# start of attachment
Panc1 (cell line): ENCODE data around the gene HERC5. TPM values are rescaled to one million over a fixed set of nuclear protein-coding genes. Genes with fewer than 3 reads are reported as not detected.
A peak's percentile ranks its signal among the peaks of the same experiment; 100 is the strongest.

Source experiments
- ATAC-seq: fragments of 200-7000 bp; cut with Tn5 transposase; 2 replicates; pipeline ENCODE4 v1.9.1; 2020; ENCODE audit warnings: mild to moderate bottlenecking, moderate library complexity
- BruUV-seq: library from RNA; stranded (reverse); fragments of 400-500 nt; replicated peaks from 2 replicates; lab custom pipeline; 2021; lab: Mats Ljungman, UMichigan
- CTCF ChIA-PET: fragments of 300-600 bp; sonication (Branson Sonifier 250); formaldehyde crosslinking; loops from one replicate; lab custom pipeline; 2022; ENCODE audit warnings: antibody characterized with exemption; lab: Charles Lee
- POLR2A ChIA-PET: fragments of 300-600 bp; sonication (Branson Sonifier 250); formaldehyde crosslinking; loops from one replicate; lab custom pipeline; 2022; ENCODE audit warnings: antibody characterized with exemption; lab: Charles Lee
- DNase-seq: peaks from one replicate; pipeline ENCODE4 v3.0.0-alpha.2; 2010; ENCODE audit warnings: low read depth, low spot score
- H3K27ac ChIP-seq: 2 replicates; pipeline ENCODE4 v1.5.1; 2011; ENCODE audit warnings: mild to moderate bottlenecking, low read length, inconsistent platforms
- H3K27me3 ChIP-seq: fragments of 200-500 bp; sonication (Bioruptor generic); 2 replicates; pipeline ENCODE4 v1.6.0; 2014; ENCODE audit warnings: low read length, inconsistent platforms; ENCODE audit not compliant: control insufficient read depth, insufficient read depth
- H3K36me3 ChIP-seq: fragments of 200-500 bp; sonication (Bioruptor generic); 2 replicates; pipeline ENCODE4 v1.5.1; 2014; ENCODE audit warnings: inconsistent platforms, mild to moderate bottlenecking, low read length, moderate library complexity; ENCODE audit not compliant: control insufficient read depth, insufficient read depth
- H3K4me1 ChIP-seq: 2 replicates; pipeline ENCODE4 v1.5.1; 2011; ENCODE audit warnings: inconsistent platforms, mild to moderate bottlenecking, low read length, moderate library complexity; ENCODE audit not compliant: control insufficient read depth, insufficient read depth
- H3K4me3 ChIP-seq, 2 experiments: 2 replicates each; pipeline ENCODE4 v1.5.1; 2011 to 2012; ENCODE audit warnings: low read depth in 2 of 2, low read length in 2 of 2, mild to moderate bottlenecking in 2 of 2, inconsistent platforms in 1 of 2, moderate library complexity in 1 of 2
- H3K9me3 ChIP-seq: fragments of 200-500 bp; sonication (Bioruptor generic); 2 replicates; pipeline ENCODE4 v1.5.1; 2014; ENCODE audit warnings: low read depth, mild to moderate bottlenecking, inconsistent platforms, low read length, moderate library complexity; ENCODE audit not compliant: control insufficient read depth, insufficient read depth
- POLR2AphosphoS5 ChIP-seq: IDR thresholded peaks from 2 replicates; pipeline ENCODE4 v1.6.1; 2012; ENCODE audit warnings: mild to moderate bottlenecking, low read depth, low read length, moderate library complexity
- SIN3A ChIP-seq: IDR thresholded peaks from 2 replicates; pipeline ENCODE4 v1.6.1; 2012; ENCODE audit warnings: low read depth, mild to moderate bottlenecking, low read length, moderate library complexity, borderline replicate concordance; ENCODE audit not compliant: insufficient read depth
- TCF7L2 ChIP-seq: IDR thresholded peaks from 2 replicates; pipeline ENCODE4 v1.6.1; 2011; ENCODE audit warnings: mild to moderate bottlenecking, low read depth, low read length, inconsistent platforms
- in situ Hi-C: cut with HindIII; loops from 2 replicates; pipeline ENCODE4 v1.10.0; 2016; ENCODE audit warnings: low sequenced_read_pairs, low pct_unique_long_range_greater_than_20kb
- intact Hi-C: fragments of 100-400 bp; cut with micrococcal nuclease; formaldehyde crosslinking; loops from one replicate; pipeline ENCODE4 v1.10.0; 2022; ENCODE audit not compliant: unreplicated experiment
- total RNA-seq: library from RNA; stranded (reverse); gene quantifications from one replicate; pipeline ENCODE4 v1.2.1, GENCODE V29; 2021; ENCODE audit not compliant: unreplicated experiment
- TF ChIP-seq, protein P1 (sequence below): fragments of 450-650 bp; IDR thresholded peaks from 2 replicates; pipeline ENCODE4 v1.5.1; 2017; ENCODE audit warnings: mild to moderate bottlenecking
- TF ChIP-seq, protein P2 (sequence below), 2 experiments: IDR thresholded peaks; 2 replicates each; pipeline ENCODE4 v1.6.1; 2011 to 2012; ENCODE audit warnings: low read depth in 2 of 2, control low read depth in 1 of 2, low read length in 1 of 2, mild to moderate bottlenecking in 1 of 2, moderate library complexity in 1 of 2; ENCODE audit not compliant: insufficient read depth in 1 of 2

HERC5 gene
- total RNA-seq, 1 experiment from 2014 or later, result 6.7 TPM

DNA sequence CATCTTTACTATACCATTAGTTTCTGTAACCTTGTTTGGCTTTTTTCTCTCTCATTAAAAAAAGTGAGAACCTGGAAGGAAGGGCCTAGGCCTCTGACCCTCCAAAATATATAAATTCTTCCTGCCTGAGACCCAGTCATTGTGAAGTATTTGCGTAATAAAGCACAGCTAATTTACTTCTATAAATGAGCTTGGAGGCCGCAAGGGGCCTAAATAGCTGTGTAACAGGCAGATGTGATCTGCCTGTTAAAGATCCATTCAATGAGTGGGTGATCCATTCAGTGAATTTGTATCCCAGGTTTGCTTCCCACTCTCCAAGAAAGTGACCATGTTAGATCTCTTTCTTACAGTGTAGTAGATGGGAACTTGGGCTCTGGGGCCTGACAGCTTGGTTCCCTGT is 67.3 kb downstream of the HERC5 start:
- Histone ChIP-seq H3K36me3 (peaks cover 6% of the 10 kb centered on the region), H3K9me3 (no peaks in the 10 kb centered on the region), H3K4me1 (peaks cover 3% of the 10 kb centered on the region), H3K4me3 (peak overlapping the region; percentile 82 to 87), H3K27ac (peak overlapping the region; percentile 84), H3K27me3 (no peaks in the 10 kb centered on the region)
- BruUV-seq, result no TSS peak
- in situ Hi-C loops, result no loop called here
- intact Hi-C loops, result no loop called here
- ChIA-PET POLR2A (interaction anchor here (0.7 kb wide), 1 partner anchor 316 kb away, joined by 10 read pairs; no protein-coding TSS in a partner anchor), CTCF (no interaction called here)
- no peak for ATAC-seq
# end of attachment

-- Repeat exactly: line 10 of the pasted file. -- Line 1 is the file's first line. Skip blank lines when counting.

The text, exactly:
- H3K27me3 ChIP-seq: fragments of 200-500 bp; sonication (Bioruptor generic); 2 replicates; pipeline ENCODE4 v1.6.0; 2014; ENCODE audit warnings: low read length, inconsistent platforms; ENCODE audit not compliant: control insufficient read depth, insufficient read depth